# Thread: Star at the edge of the universe

1. I was wondering if the Wheeler-Feynman Absorber Theory had any bearing on why the universe is undergoing accelerated expansion?

Wheeler

If there were no emission without absorption would the light emitted by a star on the edge of he universe be constrained to move inwards away from the edge of the universe? By conservation of momentum would the star be forced to move outwards? Is anyone aware of any papers that that discuss this?

2. There's no inward, there's no outward, there's no edge to the universe.

3. Originally Posted by AlexG
There's no inward, there's no outward, there's no edge to the universe.
So everything is on the surface then? Same deal possibly?

4. The surface of what?

5. You may have come across the analogy of a balloon covered in dots. When you blow it up all the dots move further part from each other. No dot is on the edge so to speak.

6. How do you relate the two?

7. It beats me!
Anyone know?

If you consider there is a "boundary" of some sort, say a metric tensor...would that mean there is something of a lesser value on the other side? I would think so, following the principle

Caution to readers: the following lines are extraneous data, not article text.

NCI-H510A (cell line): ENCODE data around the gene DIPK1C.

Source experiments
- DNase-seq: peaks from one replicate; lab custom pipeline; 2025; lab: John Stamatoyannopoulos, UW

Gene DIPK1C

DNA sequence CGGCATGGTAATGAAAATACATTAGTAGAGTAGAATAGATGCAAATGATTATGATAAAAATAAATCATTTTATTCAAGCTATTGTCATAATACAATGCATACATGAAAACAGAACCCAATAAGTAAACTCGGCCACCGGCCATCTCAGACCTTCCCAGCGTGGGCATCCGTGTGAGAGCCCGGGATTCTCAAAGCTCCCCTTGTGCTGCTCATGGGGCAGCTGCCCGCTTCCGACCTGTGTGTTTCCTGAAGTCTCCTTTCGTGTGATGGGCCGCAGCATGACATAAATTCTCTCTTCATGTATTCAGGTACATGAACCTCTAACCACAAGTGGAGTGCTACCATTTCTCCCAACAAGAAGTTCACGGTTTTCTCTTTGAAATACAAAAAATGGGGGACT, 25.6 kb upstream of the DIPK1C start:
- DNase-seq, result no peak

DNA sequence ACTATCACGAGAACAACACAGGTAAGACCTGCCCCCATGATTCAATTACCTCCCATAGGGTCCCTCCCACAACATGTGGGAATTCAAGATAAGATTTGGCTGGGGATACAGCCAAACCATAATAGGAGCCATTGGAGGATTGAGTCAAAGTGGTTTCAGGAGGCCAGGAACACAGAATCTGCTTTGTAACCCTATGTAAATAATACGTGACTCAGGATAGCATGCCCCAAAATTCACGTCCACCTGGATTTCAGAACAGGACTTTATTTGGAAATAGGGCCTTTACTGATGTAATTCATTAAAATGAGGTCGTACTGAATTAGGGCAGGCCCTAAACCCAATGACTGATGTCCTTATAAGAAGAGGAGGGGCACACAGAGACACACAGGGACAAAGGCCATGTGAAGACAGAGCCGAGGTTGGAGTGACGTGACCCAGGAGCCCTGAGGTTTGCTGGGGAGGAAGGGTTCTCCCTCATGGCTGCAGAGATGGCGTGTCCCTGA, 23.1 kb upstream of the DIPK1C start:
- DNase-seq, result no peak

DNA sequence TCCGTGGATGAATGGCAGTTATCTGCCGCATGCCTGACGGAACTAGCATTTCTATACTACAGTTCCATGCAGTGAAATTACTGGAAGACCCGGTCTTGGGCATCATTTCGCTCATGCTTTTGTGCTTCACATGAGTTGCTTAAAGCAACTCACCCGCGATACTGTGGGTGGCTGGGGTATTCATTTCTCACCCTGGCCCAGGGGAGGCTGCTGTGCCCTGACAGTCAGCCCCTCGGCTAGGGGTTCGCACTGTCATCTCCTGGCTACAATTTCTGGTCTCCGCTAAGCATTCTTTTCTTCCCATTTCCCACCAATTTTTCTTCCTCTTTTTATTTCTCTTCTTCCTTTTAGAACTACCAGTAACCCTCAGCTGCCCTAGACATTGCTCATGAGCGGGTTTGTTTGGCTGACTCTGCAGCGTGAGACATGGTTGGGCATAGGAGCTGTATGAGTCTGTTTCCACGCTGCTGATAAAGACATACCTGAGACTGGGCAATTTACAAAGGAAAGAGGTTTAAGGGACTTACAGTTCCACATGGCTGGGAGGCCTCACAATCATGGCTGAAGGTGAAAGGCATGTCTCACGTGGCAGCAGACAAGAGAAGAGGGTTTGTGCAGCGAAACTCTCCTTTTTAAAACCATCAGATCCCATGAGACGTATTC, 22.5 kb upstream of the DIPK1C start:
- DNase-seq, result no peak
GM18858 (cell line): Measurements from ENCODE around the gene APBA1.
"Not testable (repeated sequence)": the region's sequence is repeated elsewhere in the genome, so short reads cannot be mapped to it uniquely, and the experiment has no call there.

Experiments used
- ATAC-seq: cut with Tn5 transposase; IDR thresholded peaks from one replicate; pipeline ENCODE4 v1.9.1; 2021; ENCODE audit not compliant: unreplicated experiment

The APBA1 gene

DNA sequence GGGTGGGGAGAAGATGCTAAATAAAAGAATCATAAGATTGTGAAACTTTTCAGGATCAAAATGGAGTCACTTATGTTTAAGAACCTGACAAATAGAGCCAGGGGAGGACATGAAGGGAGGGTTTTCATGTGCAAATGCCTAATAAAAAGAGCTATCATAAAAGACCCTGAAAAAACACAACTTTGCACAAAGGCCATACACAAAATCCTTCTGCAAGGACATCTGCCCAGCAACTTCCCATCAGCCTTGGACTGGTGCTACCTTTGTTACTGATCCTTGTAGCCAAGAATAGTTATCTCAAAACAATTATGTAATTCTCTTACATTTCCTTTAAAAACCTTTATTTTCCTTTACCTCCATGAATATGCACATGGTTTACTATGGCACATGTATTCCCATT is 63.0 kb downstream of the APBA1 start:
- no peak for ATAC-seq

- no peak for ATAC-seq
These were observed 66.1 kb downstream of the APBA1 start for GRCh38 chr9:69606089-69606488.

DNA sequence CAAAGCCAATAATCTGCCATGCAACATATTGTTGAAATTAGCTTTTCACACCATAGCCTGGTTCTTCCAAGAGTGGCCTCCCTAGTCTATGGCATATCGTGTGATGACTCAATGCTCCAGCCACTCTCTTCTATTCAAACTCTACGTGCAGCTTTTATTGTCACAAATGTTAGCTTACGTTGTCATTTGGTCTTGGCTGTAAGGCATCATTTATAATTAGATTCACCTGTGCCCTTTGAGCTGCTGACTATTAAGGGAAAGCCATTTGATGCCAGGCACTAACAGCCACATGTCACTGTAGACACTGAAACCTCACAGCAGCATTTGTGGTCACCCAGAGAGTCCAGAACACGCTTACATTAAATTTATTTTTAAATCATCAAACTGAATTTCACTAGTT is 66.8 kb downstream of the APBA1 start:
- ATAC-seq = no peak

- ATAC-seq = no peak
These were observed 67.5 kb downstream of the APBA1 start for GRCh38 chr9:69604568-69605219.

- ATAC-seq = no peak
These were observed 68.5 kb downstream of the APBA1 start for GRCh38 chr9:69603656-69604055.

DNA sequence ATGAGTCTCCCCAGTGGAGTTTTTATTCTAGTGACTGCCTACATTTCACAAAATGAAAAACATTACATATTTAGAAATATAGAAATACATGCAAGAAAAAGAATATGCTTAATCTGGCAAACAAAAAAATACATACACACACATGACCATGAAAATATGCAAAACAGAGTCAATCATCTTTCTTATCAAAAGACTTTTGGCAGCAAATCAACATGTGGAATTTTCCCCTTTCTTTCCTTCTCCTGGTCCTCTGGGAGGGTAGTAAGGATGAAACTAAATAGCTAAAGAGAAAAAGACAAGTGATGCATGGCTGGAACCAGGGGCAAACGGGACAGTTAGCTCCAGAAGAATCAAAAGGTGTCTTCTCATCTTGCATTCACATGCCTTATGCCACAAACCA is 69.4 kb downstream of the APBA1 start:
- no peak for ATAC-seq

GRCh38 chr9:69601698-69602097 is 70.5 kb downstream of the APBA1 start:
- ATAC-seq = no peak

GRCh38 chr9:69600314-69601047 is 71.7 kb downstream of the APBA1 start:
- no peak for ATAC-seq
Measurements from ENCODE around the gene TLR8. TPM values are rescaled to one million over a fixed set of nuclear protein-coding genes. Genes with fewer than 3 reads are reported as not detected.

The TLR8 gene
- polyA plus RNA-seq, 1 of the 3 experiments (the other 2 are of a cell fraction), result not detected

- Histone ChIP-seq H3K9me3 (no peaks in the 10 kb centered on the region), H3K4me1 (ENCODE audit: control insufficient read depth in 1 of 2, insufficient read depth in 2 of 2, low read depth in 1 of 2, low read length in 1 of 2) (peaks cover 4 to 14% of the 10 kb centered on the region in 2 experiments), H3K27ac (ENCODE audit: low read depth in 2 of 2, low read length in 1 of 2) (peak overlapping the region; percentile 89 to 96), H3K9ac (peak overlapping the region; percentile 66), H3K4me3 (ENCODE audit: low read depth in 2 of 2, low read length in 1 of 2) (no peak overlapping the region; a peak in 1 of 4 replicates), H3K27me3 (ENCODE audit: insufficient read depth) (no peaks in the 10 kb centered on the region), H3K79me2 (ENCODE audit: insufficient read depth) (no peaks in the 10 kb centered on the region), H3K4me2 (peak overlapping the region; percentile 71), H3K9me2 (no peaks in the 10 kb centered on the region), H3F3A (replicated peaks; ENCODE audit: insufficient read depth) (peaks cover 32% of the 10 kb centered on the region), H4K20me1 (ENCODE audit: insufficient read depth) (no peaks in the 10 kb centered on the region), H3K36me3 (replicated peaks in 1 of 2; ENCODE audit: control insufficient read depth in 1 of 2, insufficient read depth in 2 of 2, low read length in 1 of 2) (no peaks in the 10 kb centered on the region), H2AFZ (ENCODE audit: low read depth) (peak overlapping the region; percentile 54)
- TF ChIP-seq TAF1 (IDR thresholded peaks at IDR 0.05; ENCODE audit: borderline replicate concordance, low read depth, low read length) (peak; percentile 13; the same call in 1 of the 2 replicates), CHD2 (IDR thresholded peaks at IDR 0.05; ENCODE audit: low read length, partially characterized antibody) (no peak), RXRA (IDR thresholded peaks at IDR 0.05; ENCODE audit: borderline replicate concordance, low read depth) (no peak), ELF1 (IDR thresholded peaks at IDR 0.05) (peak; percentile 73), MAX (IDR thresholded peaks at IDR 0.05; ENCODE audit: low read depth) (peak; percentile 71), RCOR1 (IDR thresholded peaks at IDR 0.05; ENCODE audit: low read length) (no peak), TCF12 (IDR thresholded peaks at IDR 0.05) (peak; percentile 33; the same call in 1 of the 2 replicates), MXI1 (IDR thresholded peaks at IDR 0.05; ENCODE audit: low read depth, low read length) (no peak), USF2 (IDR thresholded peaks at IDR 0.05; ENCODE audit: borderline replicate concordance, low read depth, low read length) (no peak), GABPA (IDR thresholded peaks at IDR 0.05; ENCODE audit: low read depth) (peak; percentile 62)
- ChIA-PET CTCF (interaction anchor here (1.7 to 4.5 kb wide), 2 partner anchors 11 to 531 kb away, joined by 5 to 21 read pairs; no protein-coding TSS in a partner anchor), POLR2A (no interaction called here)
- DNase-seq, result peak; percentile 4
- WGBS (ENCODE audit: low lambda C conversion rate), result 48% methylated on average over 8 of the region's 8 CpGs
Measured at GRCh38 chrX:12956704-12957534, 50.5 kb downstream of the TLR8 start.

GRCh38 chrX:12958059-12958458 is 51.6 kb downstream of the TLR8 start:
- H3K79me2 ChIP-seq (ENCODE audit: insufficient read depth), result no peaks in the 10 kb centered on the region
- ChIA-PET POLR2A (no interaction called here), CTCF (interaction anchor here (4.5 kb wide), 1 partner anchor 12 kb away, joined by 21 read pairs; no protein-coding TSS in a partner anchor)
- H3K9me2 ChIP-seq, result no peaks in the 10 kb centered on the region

of "greater to lesser". Perhaps a "void" circumstance exists outside of the continuum of the Universe, creating a "pull" effect.<(this is presuming there is an "outside" continuum)

9. Thanks Gerry, the unverse itself is said to have a metric and space itself is expanding. Like a loaf of raisin bread expanding in the oven.
Metric expansion of space - Wikipedia, the free encyclopedia
I was quite enamoured with the pull idea and many years ago dropped a line to Steven Hawkin about it, but he never got back to me

The only other possibility I could dredge up from the dank recesses of file cabinets in my head is a theory I read about twenty years ago called "negative gravity...I don't remember the

particulars, but I think it involved something like an unprocessed film-negative, in gravity has an "unfinished" aspect that mirrors "positive gravity"...I've looked all over w/ Bing and

Google, and I can't find any sources for it, but I'm sure I read it in a magazine somewhere! (it might have been something in sci-fi)

11. I've been investigating the balloon analogy and am wondering if the surface of the balloon is to represent our 3d space then the universe would need to be a hypersphere (or another hyper object at least) of a higher dimensionality.
The Shape of the Universe (part 1): the Hypersphere | LSNED
There does not seem to be a lot to go though
Travelling to the edge of the Universe, 4th Dimensional Time Travel

If EM radiation were 4 dimensional would it be able to inflate the balloon so to speak?

I don't mind admitting I'm more than a little confused by "expansion", especially w/regard to very distant observations. The single aspect that troubles me most is the possible

make-up of the "film of the bubble", the tensor...where does it start? And what is it's composition? Is it just an invisible gradient factor...or something the 4-d you mentioned could exert a